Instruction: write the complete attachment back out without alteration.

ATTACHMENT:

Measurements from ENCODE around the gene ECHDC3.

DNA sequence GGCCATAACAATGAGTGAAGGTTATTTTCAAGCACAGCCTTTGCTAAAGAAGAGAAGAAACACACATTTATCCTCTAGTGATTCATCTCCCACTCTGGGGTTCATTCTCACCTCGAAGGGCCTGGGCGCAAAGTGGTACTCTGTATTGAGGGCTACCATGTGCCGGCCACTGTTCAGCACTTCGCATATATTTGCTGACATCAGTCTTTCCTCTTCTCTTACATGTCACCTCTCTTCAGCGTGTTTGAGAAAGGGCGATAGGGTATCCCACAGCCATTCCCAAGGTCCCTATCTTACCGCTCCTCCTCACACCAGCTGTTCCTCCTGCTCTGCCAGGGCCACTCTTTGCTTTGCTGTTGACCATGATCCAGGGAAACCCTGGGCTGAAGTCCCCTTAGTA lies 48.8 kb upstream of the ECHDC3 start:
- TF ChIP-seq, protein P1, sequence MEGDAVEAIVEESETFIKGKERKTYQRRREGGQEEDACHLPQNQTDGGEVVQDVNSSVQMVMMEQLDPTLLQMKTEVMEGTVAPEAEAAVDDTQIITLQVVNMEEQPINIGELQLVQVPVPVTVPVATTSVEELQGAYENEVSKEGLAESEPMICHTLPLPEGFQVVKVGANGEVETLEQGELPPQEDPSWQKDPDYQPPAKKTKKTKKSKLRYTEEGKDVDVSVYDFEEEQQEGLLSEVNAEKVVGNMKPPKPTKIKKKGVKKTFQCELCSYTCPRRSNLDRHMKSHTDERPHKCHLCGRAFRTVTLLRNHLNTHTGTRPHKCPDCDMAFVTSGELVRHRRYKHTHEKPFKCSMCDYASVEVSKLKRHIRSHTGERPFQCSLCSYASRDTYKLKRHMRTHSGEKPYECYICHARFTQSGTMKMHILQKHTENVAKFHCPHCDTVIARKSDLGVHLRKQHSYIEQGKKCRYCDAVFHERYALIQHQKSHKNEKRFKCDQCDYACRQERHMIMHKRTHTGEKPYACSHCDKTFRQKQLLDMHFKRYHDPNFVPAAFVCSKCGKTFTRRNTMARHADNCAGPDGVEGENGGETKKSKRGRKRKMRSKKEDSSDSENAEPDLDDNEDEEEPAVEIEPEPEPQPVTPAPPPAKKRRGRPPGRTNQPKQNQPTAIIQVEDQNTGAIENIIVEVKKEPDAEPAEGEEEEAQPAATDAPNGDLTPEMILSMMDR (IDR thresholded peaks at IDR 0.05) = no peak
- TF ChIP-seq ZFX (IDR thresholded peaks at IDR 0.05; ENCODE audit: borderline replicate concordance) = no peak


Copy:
Measurements from ENCODE around the gene ECHDC3.

DNA sequence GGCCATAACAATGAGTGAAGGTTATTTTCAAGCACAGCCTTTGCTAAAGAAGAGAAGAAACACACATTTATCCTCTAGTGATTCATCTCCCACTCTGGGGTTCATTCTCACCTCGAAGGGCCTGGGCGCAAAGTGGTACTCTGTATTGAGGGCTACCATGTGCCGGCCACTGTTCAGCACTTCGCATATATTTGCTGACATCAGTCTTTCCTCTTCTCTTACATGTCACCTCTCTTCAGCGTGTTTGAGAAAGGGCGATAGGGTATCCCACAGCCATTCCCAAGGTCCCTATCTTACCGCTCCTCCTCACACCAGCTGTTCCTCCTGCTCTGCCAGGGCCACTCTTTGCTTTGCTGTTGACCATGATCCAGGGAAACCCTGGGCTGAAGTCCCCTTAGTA lies 48.8 kb upstream of the ECHDC3 start:
- TF ChIP-seq, protein P1, sequence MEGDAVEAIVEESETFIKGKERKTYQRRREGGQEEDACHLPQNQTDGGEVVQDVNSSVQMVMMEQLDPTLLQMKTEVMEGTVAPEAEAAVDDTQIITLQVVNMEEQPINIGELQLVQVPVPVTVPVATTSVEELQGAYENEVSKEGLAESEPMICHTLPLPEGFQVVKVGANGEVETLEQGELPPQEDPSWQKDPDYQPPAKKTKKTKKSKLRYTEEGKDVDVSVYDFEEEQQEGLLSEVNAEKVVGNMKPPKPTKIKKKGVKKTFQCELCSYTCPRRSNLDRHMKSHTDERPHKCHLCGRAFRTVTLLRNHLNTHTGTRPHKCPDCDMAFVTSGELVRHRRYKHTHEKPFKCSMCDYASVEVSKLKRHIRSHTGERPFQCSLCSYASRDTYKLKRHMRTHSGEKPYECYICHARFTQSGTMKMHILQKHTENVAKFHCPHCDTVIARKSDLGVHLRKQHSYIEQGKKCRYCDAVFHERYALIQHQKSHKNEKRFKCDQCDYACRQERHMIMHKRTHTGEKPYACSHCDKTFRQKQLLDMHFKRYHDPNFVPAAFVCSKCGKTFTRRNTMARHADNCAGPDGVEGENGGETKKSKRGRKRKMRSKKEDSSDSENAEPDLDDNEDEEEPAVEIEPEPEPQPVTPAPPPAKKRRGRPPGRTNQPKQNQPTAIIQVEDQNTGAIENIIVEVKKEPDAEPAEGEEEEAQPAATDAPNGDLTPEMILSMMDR (IDR thresholded peaks at IDR 0.05) = no peak
- TF ChIP-seq ZFX (IDR thresholded peaks at IDR 0.05; ENCODE audit: borderline replicate concordance) = no peak